In Memoriam: Professor Wallace Peters (1924-2018)

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Thursday, 3 January 2019

It is with great sadness that we learned of the passing of our former President and Manson Medallist, Professor Wallace Peters, who died in late December 2018, aged 94.

Wallace Peters (affectionately known as “Pete”) was born in 1924 and brought up in North London. He studied Medicine at St Bartholomew’s, graduating in 1947. He was a student during the war in Cambridge, where he first encountered malaria, describing it as “love at first sight”.

After he graduated, Professor Peters joined the Royal Army Medical Corps, which provided him with his first exposure to the tropics, when he was posted in Accra. It was during this time that he first joined the Royal Society of Tropical Medicine and Hygiene in 1950.


Professor Peters, pictured in 2018

His experience in West Africa enabled his hobby as an entomologist (he was widely recognised as an authority on Lepidoptera) to blossom, which also made him well-suited to a post with WHO in Liberia, as entomologist to the malaria programme.

He then moved to a WHO post in Papua New Guinea in 1955. After this, he joined the Swiss Pharmaceutical Company Ciba-Geigy in 1961, where his interest in malaria chemotherapy was nurtured.  

In 1966 he was appointed Professor of Parasitology at the Liverpool School of Tropical Medicine (LSTM). He was a pioneer in malaria chemotherapy at a time when significant concerns about the emergence of chloroquine resistance, particularly during the period of the Vietnam War, were at the fore. His book on anti-malarial drugs remains a classic, as he was the first to recognise the need for combination therapy.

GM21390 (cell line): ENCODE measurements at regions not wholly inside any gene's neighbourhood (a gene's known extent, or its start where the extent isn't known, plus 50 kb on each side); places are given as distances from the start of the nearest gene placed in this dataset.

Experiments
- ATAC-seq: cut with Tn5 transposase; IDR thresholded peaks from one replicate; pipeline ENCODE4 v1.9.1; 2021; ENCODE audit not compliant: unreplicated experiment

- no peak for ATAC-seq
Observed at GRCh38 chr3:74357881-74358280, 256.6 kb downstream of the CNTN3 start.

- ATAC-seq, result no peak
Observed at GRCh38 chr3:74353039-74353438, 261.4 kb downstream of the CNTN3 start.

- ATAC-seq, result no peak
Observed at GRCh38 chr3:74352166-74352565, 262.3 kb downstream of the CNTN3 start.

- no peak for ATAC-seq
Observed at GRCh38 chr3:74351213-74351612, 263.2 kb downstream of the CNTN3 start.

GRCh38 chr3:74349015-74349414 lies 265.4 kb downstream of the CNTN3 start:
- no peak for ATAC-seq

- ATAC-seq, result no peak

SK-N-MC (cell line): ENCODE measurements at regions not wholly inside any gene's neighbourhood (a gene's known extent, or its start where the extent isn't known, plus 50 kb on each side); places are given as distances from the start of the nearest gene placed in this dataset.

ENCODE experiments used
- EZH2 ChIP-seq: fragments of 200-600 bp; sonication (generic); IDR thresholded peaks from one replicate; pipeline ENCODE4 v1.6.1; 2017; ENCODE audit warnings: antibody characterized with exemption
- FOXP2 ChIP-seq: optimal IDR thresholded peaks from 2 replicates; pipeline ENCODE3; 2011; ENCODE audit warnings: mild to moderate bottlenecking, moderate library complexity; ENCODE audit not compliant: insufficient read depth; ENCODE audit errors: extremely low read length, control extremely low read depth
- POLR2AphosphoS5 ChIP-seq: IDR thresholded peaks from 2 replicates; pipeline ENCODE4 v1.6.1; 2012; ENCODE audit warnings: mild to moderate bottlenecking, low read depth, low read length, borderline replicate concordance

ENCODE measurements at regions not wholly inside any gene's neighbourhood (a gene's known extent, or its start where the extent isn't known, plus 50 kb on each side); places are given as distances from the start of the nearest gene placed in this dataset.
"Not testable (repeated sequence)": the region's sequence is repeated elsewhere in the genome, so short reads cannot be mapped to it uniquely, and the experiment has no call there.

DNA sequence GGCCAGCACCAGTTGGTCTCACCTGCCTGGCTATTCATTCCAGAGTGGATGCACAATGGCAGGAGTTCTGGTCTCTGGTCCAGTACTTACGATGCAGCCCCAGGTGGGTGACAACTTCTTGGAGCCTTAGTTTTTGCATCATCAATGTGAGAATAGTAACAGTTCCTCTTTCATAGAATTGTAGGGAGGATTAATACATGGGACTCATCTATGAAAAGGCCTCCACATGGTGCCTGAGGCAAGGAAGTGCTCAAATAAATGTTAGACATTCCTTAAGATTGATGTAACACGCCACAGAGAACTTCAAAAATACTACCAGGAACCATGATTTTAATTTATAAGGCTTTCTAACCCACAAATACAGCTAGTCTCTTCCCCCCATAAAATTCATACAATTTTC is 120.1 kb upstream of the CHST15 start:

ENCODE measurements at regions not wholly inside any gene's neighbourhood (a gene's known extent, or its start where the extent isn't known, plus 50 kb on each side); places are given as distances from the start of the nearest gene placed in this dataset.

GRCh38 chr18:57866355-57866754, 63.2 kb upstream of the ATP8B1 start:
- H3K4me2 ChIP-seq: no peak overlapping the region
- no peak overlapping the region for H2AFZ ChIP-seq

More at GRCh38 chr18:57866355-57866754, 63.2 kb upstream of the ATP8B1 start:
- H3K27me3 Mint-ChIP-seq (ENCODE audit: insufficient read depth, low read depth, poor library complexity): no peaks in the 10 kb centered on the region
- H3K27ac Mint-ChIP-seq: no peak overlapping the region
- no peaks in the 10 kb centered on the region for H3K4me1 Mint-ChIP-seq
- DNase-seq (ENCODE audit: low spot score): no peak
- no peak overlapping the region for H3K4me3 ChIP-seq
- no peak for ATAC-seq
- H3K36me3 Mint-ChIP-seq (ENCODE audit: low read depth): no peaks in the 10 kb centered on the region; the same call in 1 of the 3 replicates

His interest into other parasitic diseases, led him to focus on leishmaniasis. He initiated work on the disease at LSTM during the 1970s, becoming the Dean in 1975.

Professor Peters developed many strong and lasting collaborations, exemplified by the classic studies on orang-utan malaria in Borneo with Professor Cyril Garnham and Bob Killick-Kendrick.

In 1979, he moved to the London School of Hygiene & Tropical Medicine (LSHTM) to become Professor of Protozoology, maintaining his malaria chemotherapy and leishmaniasis interests particularly fruitful being his studies in Saudi Arabia. He worked at LSHTM until 1989, becoming Head of the Department of Medical Protozoology.

Professor Peters became a Fellow of the Royal College of Physicians in 1978 and donated a substantial part of his archive to them in 2017.

Wallace Peters was President of both the British Society for Parasitology (1974-1976) and the Royal Society of Tropical Medicine and Hygiene (1987-1989).

During his time as RSTMH President, many interesting events took place, including the establishment of the Robert Cochrane Fund for Leprosy with the closure of Leprosy Study Centre, Wimpole Street and events on issues we face today, including a meeting on "antibiotic resistance in the tropics".

The Society was in good health while he was President, financial surpluses were being made and there were new branches being established across the world. There was the same interest in early career researchers, notably a medical student elective prize and an undergraduate project prize.

As well as serving as our President, In 2004, he was awarded the RSTMH Sir Patrick Manson Medal, the Society’s most prestigious award.